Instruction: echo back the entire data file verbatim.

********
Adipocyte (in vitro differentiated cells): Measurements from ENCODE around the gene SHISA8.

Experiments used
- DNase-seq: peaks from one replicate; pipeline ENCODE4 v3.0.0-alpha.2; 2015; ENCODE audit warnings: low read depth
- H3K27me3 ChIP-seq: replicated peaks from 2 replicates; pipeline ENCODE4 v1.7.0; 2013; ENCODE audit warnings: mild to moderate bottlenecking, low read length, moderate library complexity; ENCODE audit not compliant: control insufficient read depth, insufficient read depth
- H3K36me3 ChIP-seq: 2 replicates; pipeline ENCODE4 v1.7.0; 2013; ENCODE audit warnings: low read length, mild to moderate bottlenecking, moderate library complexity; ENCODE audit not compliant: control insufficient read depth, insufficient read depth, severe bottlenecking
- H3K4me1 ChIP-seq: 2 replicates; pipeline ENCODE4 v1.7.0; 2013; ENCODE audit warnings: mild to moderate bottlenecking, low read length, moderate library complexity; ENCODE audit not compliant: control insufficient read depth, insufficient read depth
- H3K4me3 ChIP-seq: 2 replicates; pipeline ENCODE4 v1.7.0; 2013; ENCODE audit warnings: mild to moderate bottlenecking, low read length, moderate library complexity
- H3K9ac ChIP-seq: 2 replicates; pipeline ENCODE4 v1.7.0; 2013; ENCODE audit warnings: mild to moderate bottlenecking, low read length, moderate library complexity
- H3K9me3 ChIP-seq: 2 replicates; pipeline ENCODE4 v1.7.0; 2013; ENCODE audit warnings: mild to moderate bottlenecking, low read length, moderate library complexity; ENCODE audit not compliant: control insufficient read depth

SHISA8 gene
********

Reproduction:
Adipocyte (in vitro differentiated cells): Measurements from ENCODE around the gene SHISA8.

Experiments used
- DNase-seq: peaks from one replicate; pipeline ENCODE4 v3.0.0-alpha.2; 2015; ENCODE audit warnings: low read depth
- H3K27me3 ChIP-seq: replicated peaks from 2 replicates; pipeline ENCODE4 v1.7.0; 2013; ENCODE audit warnings: mild to moderate bottlenecking, low read length, moderate library complexity; ENCODE audit not compliant: control insufficient read depth, insufficient read depth
- H3K36me3 ChIP-seq: 2 replicates; pipeline ENCODE4 v1.7.0; 2013; ENCODE audit warnings: low read length, mild to moderate bottlenecking, moderate library complexity; ENCODE audit not compliant: control insufficient read depth, insufficient read depth, severe bottlenecking
- H3K4me1 ChIP-seq: 2 replicates; pipeline ENCODE4 v1.7.0; 2013; ENCODE audit warnings: mild to moderate bottlenecking, low read length, moderate library complexity; ENCODE audit not compliant: control insufficient read depth, insufficient read depth
- H3K4me3 ChIP-seq: 2 replicates; pipeline ENCODE4 v1.7.0; 2013; ENCODE audit warnings: mild to moderate bottlenecking, low read length, moderate library complexity
- H3K9ac ChIP-seq: 2 replicates; pipeline ENCODE4 v1.7.0; 2013; ENCODE audit warnings: mild to moderate bottlenecking, low read length, moderate library complexity
- H3K9me3 ChIP-seq: 2 replicates; pipeline ENCODE4 v1.7.0; 2013; ENCODE audit warnings: mild to moderate bottlenecking, low read length, moderate library complexity; ENCODE audit not compliant: control insufficient read depth

SHISA8 gene